Are you one of the millions of people around the world walking around with a sight-threatening disease? Unless you have your eyes checked regularly by a professional, you might not even be aware that your sight is in danger.
Some diseases, like glaucoma, have no early warning signs. Instead, vision deteriorates silently and painlessly until it results in total blindness. But if glaucoma is detected early enough and correctly treated, vision loss and blindness may be prevented. Eyesight is one of the most precious gifts a person can have.
That’s why we encourage you to have your eyes checked this October, during Eye Care Awareness Month. Many people don’t pay much attention to their eyesight or the health of their eyes. This is unfortunate, as 80 percent of blindness is avoidable.
Most eye conditions can be successfully treated if detected early. Visit your local optometrist and take practical measures to protect your eyes like wearing sunglasses and protecting your eyes against injuries.
Your vision is a great gift. Please pay it the attention it deserves #Loveyoureyes.
Eye-Care Awareness Month eye-care tips:
• Visit an optometrist or doctor regularly and don’t ignore problems with your eyes. This way you can detect and treat eye conditions early on.
• Protect your eyes from damage or scratches from foreign objects that can lead to infection or damage. Wear protective eyewear when working with equipment that may cause shards to fly into your eyes.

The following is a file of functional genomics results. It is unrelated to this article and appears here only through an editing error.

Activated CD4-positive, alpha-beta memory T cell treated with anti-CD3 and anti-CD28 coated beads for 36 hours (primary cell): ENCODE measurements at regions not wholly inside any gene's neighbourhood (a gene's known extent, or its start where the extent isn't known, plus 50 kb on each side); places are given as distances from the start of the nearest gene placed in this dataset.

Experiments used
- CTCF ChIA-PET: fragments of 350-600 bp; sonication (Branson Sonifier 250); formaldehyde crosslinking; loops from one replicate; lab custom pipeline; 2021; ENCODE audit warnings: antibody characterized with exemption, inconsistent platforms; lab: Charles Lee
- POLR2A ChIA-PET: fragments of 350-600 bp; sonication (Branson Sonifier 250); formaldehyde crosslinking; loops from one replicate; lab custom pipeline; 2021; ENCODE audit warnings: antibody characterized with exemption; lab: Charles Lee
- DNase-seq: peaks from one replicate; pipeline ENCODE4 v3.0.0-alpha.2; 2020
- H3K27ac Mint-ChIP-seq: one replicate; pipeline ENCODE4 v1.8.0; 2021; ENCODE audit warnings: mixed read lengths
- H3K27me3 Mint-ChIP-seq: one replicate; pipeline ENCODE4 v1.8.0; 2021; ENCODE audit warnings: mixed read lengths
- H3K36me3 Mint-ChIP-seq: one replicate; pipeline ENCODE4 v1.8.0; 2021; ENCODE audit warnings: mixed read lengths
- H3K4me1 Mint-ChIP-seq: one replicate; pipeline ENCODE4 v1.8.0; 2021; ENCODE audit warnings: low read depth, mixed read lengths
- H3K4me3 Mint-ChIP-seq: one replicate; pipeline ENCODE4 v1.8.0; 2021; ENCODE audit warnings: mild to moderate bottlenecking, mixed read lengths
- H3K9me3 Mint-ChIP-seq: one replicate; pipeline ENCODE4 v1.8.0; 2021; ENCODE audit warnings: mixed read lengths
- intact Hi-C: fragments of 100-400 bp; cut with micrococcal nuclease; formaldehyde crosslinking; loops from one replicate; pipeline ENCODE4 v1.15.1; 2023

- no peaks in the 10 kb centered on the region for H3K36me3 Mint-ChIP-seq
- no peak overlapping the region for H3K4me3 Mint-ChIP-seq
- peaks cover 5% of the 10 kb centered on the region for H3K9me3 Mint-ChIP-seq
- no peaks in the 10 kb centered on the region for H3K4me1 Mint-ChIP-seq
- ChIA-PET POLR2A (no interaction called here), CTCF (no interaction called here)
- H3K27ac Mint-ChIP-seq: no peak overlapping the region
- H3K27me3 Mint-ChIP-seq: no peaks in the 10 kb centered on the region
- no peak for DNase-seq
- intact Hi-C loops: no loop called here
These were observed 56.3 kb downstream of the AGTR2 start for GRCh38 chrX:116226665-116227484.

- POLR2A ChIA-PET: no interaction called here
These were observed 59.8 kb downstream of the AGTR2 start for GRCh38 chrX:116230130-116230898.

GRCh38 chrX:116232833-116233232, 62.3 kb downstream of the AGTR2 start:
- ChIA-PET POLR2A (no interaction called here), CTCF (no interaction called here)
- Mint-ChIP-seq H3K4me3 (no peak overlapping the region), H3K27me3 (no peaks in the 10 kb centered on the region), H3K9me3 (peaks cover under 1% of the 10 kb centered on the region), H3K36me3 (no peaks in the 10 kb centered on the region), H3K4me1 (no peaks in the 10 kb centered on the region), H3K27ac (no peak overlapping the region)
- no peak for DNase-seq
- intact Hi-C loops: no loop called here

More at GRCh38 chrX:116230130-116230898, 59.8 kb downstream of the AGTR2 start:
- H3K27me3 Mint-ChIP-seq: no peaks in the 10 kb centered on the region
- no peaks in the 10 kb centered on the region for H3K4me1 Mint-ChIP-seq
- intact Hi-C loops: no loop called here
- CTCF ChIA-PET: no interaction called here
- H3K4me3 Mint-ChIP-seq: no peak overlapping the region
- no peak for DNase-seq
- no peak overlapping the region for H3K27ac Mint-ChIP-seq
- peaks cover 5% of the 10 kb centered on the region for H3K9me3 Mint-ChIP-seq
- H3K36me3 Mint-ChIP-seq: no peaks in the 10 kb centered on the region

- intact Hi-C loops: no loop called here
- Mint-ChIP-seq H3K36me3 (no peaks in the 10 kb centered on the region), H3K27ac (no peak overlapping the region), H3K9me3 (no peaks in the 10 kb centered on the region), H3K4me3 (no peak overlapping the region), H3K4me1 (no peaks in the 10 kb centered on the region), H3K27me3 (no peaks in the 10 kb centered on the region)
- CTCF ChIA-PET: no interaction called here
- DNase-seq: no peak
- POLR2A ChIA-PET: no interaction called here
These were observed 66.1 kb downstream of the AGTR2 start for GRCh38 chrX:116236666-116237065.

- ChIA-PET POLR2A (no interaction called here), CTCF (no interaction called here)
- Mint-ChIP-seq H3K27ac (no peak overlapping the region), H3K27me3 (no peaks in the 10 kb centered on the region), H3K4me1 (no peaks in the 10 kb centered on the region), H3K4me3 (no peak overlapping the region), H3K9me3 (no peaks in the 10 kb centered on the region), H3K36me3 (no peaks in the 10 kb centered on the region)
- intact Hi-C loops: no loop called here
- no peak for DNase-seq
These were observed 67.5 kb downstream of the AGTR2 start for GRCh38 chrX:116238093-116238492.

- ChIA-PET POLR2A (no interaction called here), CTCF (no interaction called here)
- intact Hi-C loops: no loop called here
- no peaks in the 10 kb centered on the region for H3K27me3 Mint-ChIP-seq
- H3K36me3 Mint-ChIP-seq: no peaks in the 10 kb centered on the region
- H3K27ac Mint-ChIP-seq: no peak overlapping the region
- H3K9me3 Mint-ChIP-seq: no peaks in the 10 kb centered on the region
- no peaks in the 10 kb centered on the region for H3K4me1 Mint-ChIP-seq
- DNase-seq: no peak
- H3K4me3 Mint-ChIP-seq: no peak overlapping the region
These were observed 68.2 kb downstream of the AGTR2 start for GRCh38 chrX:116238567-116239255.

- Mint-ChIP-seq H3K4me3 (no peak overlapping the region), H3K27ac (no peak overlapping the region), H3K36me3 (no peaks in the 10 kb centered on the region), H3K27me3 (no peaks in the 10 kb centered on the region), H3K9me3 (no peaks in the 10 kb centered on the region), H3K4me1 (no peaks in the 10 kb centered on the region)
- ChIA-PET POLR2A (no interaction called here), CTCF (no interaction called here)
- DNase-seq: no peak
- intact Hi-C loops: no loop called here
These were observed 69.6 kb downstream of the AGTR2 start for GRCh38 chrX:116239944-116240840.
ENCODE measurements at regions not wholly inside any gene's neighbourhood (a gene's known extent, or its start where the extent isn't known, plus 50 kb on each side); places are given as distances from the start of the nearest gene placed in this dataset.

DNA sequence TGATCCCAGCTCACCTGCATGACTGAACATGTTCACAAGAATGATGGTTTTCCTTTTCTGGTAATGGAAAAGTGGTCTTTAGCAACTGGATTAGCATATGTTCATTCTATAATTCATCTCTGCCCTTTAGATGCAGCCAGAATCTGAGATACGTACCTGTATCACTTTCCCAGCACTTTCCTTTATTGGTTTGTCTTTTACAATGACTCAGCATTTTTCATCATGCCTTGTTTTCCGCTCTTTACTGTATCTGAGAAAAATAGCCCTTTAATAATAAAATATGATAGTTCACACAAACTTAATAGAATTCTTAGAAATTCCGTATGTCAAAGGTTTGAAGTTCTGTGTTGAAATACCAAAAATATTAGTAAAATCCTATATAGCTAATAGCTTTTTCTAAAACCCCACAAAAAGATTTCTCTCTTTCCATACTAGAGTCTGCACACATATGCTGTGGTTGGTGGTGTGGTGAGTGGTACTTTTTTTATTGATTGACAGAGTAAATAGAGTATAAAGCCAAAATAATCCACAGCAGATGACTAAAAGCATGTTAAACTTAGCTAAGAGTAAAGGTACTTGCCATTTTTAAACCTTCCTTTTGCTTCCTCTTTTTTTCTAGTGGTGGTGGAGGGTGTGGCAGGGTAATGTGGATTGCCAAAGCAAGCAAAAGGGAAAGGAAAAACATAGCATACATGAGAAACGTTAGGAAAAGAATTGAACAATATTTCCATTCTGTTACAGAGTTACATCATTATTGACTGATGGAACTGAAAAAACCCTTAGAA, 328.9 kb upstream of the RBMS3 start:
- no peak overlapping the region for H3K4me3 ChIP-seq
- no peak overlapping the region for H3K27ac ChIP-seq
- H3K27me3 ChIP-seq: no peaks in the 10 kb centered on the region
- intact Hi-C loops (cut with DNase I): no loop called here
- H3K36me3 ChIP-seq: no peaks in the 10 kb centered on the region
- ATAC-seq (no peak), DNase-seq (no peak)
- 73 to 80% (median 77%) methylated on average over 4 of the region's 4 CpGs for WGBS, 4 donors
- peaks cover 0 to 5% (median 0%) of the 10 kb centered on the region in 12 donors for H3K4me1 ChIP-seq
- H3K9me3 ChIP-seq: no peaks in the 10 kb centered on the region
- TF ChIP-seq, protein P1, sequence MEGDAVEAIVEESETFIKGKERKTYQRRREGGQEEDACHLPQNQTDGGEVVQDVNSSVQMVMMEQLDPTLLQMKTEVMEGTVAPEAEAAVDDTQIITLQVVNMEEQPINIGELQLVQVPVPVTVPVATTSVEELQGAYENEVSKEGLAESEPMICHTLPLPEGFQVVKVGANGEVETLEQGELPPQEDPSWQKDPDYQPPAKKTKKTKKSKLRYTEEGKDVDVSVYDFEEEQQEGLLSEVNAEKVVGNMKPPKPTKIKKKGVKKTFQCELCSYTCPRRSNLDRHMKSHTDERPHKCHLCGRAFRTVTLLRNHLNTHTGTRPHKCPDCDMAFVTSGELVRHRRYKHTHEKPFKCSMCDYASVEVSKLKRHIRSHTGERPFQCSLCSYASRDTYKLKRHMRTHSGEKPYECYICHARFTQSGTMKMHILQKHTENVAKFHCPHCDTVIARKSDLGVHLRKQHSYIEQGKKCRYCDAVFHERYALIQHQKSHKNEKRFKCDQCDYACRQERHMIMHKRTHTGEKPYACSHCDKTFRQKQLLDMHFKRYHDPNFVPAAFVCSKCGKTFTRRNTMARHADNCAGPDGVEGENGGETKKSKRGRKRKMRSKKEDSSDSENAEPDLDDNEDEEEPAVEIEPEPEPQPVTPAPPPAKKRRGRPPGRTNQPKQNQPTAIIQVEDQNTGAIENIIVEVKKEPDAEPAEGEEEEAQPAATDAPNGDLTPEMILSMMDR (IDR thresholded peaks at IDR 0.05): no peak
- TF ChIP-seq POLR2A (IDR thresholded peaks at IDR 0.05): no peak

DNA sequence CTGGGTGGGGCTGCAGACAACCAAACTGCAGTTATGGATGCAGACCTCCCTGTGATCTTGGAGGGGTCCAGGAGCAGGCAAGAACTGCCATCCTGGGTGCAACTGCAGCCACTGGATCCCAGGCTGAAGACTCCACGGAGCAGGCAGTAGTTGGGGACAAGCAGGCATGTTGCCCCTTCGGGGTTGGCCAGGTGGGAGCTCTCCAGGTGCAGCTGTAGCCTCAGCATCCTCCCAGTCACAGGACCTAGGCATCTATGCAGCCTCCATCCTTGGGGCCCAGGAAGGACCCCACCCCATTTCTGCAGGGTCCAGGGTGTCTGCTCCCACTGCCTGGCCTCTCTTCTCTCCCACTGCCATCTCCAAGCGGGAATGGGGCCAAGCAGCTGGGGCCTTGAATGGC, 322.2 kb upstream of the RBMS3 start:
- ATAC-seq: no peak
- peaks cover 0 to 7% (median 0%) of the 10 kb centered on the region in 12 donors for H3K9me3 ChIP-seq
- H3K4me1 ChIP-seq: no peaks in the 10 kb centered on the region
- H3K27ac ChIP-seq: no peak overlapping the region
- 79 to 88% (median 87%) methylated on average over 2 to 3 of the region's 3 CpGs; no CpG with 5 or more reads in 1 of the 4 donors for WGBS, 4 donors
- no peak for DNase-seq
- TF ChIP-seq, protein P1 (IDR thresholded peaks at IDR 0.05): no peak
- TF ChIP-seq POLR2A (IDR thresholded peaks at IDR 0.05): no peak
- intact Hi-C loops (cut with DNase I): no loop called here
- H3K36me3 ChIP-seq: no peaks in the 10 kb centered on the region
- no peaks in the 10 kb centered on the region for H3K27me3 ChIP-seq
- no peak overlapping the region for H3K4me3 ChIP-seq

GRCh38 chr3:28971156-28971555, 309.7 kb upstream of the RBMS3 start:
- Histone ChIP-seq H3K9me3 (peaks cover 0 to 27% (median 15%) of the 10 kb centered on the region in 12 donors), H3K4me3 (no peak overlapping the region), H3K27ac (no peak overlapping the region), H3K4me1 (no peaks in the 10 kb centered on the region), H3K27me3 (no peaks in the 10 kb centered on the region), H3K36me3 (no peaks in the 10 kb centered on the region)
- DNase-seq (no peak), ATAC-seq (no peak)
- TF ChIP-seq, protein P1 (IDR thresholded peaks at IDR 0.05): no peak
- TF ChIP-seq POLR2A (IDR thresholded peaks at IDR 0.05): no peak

• Wear sunglasses that give your eyes proper protection from the damaging rays of the sun.
• Take regular breaks from your computer screen to minimise eye strain and the development of eye-focusing problems.
Details: The South African National Council for the Blind sancb.org.za
Ultraviolet (UV) radiation and your eyes
The UV Index developed by the US Environmental Protection Agency (EPA) has made many people more aware of the risks of sunburn and skin cancer from the sun’s ultraviolet (UV) radiation. Did you know UV and other radiation from the sun also can harm your eyes?
Extended exposure to the sun’s UV rays has been linked to eye damage, including cataracts, macular degeneration, pingueculae, pterygia and photokeratitis that can cause temporary vision loss.
And new research suggests the sun’s high-energy visible (HEV) radiation, also called ‘blue light’, may increase your long-term risk of macular degeneration. People with low blood plasma levels of vitamin C and other antioxidants especially appear at risk of retinal damage from HEV radiation. To protect your eyes from harmful solar radiation, sunglasses should block 100 per cent of UV rays and also absorb most HEV rays.
Frames with a close fitting wraparound style provide the best protection because they limit how much stray sunlight reaches your eyes from above and beyond the periphery of your sunglass lenses